This book will not appeal to most Roman Catholic readers - at least that is my impression as a (possibly very ignorant) protestant. But it will appeal to most Christians who want to be challenged and deepened in their appreciation of this central celebration of our faith.

Thank you Ben, for yet another gift to the church of Jesus.
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13 of 13 people found the following review helpful By Matthew Morine VINE VOICE on December 12, 2008
Format: Hardcover Verified Purchase
Coming from a church of Christ background, this book was highly interesting. It does an excellent job of looking at the Biblical text as well as some of the early expressions of the Lord's Supper. This was one of the riches and best books of the year for me. Your mind will be expanded and your heart will be enriched.
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11 of 11 people found the following review helpful By Tim A. Sheets on October 22, 2010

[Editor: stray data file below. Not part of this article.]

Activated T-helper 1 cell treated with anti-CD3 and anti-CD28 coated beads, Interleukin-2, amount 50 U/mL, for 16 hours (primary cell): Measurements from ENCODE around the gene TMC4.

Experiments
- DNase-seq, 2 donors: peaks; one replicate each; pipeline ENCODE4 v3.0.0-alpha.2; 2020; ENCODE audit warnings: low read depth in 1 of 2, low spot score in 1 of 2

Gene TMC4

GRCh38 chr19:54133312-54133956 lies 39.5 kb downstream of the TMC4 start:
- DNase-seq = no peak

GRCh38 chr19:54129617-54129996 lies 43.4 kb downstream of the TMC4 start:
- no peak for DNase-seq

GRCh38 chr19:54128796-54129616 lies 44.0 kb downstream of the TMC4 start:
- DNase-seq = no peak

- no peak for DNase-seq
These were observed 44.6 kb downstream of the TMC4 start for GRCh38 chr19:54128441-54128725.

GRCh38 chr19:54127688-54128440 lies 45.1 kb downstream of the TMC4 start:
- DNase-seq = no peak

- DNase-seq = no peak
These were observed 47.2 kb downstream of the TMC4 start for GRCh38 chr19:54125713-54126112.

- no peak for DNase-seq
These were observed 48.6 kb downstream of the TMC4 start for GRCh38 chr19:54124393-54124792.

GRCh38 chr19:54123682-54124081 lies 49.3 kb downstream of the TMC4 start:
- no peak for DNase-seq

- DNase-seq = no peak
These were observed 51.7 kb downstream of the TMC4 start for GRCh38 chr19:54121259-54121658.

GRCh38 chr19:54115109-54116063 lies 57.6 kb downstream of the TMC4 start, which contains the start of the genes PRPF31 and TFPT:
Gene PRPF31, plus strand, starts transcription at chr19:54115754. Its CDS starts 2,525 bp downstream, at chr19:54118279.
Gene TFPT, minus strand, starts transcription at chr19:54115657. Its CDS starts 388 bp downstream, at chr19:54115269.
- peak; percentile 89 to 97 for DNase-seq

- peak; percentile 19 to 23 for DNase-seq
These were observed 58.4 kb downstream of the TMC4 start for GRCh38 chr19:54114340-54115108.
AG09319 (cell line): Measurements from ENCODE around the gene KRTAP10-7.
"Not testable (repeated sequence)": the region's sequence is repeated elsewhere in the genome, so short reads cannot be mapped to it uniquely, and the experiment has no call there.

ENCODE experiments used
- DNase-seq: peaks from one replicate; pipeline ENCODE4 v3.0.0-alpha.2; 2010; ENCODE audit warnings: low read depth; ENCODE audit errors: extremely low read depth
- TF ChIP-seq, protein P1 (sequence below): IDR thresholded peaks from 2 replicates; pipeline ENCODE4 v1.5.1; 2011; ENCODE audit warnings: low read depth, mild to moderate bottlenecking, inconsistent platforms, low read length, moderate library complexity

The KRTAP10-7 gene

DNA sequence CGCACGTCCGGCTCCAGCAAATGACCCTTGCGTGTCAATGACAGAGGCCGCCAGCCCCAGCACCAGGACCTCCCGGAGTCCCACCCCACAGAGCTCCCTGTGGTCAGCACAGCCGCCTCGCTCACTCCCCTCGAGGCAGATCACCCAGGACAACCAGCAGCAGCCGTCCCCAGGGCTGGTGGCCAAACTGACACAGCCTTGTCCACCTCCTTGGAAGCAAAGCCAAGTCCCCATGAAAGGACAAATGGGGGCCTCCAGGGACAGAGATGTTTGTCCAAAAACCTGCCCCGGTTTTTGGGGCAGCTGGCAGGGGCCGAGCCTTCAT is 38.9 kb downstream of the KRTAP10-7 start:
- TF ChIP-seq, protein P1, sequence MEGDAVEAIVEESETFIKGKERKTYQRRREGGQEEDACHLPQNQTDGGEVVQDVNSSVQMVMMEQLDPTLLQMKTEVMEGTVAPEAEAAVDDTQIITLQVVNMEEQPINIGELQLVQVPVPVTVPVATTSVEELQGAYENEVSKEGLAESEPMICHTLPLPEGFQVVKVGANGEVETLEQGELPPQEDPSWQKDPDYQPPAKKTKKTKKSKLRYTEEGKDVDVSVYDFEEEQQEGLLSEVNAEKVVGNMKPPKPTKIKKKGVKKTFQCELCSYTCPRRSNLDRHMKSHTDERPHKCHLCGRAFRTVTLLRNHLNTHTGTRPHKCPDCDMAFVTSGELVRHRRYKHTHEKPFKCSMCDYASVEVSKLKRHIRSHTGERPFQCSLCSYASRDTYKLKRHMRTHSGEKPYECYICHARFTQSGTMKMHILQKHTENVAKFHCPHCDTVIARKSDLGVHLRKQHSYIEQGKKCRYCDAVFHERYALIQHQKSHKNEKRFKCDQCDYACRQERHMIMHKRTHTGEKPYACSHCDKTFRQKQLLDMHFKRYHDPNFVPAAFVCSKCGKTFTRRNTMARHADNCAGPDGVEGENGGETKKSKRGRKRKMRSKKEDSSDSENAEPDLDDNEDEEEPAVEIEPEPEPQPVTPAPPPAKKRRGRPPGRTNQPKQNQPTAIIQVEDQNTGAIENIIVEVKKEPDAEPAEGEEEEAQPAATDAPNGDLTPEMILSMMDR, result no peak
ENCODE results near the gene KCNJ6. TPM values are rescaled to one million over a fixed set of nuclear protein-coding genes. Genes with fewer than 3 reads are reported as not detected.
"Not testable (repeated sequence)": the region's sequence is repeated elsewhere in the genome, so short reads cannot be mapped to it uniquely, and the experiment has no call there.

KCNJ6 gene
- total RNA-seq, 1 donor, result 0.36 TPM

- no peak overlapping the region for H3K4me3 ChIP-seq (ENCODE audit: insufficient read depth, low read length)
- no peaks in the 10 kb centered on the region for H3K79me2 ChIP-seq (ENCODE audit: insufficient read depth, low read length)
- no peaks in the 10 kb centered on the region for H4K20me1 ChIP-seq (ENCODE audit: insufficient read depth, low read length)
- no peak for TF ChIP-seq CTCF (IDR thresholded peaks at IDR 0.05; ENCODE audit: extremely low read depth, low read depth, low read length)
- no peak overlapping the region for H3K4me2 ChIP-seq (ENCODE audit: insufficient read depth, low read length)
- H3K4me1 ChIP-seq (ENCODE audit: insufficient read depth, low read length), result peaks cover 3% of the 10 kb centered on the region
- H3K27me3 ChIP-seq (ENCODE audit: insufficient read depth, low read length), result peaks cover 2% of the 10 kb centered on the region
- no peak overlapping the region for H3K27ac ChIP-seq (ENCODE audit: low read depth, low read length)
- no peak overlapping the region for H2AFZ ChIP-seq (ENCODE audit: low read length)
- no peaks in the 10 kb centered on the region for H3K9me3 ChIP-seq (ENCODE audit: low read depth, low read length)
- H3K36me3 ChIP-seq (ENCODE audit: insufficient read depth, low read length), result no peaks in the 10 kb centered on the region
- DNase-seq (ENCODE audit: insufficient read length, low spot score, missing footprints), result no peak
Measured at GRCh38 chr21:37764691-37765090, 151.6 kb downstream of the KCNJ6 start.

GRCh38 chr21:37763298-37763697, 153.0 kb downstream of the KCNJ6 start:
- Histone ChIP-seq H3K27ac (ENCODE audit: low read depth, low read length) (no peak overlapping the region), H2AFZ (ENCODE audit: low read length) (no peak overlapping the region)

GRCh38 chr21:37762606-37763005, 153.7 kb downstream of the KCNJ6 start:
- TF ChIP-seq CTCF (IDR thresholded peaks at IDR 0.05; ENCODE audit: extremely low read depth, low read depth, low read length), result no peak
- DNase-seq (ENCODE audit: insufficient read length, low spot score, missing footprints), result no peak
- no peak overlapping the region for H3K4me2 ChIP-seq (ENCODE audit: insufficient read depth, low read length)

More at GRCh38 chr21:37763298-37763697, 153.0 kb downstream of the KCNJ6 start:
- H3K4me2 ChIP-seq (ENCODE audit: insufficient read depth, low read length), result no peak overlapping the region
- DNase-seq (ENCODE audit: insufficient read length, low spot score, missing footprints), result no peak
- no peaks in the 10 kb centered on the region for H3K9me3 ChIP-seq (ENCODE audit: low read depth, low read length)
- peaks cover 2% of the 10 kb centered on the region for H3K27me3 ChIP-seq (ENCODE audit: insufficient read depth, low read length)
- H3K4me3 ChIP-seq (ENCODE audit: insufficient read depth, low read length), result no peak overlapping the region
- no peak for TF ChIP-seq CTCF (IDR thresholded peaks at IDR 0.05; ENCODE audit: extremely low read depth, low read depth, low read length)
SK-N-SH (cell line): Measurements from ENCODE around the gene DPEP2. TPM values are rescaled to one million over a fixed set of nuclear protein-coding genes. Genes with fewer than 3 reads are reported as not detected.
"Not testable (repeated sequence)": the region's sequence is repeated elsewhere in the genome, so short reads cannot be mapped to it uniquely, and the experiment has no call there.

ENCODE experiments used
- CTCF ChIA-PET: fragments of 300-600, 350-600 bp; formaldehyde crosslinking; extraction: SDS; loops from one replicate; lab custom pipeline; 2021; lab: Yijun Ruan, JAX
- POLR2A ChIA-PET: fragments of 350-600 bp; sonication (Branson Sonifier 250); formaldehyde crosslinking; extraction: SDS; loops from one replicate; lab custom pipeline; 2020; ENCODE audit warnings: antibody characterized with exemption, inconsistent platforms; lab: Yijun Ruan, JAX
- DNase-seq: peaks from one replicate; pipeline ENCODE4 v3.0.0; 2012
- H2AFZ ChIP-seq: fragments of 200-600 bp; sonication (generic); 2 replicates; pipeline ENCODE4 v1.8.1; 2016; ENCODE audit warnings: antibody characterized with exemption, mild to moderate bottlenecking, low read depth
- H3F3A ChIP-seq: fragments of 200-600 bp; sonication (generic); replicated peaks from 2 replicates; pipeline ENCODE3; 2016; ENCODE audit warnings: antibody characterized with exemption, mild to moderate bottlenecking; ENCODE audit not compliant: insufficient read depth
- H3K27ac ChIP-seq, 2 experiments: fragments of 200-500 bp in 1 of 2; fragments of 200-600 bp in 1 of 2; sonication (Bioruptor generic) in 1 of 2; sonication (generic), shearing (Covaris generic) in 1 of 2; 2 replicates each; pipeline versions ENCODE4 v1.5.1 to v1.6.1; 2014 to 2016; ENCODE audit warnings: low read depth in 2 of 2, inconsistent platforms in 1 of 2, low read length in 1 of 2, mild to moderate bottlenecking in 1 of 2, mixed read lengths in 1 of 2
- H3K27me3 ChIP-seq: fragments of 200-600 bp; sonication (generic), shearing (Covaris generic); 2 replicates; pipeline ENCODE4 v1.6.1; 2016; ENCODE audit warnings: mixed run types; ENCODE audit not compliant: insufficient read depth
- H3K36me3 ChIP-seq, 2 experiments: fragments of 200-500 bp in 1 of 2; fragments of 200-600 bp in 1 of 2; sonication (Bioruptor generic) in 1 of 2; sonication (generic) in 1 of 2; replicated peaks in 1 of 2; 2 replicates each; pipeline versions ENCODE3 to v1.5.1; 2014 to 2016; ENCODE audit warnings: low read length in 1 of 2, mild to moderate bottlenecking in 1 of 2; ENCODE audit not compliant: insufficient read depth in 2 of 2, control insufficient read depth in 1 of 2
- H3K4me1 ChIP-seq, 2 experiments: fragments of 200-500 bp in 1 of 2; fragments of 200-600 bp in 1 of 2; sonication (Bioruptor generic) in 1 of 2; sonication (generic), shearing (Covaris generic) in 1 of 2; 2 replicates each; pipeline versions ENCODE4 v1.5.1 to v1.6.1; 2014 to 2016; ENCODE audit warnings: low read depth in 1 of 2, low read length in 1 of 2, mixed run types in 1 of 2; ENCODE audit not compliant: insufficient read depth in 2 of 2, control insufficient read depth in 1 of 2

Format: Paperback
I thoroughly enjoyed Making a Meal of It: Rethinking the Theology of the Lord's Supper by Ben Witherington III. This was one of about four books I read this past summer.

The book, which is somewhat small in page numbers, is a pretty heavy in content. In it, Ben explores the history of what many of us call communion/Lord's Supper. He begins with a study on the Passover. Why? Well, it seems it was on the night of Passover (very early, maybe even pre-mature to when Jews celebrated Passover) that Jesus introduced the Lord's Supper (the first communion). The book covers the biblical background to communion very well. When you finish reading this book you walk away feeling as if you have a complete biblical grasp on communion and its roots.

Another great thing about this book is that it takes you beyond the scriptures in learning about communion. You get a good dose of church history while reading this book. Ben traces the transformation of the communion meal from the Early Church Fathers into something entirely different (all happened within just a few centuries of its beginnings). I felt this book was very comprehensive in its coverage of communion.